The NPD Group has a report out Monday that says consumer electronics sales in 2011 saw basically zero growth over the previous year. Yes, Amazon sold a lot of Kindles, Samsung shipped a lot of phones and Apple sold as many iPhones and iPads as it could, but still, in the U.S. sales of all consumer gadgets hit just $144 billion last year. That’s actually a half percent dip in sales when compared to 2010. But last year’s results weren’t terrible news for all CE companies. There is one that’s doing pretty well in the U.S.
Apple was the only brand in the top five in the U.S. to see an increase in sales, which was 36 percent more than the company’s U.S. sales in 2010. And in the fourth quarter — which you may remember was Apple’s biggest quarter in the history of the company — Apple “accounted for 19 percent of all sales dollars” of consumer gadgets sold, according to the NPD report. Or, for comparison, twice as many in that quarter as the world’s largest PC maker, Hewlett-Packard.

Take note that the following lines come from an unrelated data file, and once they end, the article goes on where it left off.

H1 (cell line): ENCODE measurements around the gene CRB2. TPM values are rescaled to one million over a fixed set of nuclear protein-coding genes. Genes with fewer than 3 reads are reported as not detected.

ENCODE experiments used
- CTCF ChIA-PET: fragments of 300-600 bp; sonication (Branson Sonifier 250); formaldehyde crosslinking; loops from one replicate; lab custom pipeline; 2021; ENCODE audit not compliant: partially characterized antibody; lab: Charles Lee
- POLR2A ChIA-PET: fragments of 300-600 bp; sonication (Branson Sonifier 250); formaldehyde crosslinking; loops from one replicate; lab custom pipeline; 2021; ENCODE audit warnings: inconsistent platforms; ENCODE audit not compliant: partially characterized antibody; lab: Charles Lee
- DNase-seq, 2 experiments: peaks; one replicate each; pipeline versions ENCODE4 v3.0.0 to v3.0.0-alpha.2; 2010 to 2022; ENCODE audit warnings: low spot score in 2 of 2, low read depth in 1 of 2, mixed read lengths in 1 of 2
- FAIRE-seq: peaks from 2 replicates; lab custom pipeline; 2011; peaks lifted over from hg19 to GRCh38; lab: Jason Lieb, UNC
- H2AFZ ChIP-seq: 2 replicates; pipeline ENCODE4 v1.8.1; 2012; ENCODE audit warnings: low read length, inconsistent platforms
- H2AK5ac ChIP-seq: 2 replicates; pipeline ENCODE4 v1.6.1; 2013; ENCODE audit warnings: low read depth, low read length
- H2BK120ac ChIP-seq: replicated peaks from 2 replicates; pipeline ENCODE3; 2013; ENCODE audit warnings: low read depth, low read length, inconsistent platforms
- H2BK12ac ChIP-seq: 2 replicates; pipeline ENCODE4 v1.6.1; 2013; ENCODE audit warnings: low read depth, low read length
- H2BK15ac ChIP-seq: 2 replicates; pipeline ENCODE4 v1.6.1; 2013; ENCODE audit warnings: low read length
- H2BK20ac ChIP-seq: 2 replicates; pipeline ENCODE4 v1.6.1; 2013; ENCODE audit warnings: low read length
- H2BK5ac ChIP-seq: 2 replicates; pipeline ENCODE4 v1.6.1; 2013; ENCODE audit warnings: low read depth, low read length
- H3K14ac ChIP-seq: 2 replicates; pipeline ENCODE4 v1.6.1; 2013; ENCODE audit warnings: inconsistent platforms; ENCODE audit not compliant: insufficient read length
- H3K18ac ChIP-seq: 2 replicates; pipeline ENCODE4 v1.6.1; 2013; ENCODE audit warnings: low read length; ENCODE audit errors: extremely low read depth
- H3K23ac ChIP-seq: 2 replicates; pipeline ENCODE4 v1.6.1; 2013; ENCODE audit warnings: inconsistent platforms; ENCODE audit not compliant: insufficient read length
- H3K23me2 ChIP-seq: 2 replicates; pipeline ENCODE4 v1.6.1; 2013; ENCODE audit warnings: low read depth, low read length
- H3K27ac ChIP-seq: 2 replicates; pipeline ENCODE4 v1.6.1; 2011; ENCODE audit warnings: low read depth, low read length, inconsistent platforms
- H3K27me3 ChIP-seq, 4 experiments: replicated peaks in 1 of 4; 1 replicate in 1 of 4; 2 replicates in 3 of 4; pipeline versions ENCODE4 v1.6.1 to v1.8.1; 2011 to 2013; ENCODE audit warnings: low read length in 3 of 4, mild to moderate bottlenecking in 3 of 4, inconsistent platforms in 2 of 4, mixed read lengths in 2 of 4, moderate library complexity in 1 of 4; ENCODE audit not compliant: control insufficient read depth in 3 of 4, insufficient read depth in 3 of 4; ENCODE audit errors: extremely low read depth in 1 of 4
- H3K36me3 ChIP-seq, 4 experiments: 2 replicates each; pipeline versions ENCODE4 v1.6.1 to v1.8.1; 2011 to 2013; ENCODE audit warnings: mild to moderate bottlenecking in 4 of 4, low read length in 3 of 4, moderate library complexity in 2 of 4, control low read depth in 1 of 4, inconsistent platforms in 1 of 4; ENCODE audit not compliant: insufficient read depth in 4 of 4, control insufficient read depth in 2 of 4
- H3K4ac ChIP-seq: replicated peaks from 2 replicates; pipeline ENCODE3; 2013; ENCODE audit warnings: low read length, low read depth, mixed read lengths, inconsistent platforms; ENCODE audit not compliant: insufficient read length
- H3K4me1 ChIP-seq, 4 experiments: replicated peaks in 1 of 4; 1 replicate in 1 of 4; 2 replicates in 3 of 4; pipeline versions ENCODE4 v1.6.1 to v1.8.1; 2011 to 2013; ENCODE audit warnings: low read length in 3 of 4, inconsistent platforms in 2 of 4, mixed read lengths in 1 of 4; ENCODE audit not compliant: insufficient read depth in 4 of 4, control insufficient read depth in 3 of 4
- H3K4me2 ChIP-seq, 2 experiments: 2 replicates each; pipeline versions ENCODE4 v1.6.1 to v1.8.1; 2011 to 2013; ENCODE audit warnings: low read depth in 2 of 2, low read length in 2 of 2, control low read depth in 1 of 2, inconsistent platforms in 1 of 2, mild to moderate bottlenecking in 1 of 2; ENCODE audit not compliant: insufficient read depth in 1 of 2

The report goes on to say that there are fewer and fewer categories of devices that U.S. consumers are spending their money on. And part of what’s working in Apple’s favor is that Apple makes products in most of those select categories:
- NPD says 60 percent of consumer electronics sales last year were PCs, TVs, tablets or e-readers, phones or video game hardware. Apple is a leading brand name in three of those categories, and you could say they operate in another (video game hardware) if you wanted to be a bit liberal with how you categorize the iPod touch or iPhone, which are used to play a lot of games.
- Specifically, the tablet/e-reader category saw the best growth during 2011, with sales doubling to $15 billion. As we know from previous reports, Apple is a main reason those sales doubled — the iPad, which sold 40 million units in 2011, accounted for nearly 60 percent of all tablet sales last year.
So are consumers being more narrow about the types of gadgets they’re interested in purchasing? Or are the smartphones with 8 megapixel cameras and video games, tablets with productivity apps and video streaming reducing our need for additional devices? Perhaps both. Either way, Apple — with its obsessive tendency to focus on only a few products — is reaping the benefits.
Image source: Flickr user edvvc